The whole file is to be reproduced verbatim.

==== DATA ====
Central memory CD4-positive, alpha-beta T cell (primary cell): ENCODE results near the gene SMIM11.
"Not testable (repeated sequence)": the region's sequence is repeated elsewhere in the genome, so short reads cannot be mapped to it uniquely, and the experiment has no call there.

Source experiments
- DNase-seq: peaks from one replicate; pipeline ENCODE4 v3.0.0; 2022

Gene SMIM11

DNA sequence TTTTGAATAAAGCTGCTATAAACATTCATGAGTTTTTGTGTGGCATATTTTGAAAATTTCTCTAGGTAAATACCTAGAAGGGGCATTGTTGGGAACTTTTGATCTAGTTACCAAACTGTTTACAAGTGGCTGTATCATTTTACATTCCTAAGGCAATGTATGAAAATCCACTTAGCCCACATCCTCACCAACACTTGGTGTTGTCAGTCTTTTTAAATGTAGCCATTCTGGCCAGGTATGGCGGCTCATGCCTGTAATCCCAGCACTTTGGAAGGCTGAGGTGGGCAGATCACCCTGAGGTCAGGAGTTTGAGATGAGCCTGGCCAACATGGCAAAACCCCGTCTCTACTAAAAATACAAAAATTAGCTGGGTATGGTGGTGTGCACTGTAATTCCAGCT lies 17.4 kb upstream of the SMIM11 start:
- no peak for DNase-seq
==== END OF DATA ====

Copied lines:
Central memory CD4-positive, alpha-beta T cell (primary cell): ENCODE results near the gene SMIM11.
"Not testable (repeated sequence)": the region's sequence is repeated elsewhere in the genome, so short reads cannot be mapped to it uniquely, and the experiment has no call there.

Source experiments
- DNase-seq: peaks from one replicate; pipeline ENCODE4 v3.0.0; 2022

Gene SMIM11

DNA sequence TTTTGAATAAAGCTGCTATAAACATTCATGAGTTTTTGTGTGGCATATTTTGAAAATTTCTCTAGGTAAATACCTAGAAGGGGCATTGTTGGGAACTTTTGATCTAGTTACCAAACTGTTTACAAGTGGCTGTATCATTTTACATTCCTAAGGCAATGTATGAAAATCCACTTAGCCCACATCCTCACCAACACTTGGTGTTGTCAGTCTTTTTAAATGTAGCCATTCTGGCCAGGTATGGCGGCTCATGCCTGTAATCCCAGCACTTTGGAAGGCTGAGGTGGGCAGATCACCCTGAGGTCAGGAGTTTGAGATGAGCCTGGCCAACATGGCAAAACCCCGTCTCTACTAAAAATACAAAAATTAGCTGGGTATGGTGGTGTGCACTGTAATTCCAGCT lies 17.4 kb upstream of the SMIM11 start:
- no peak for DNase-seq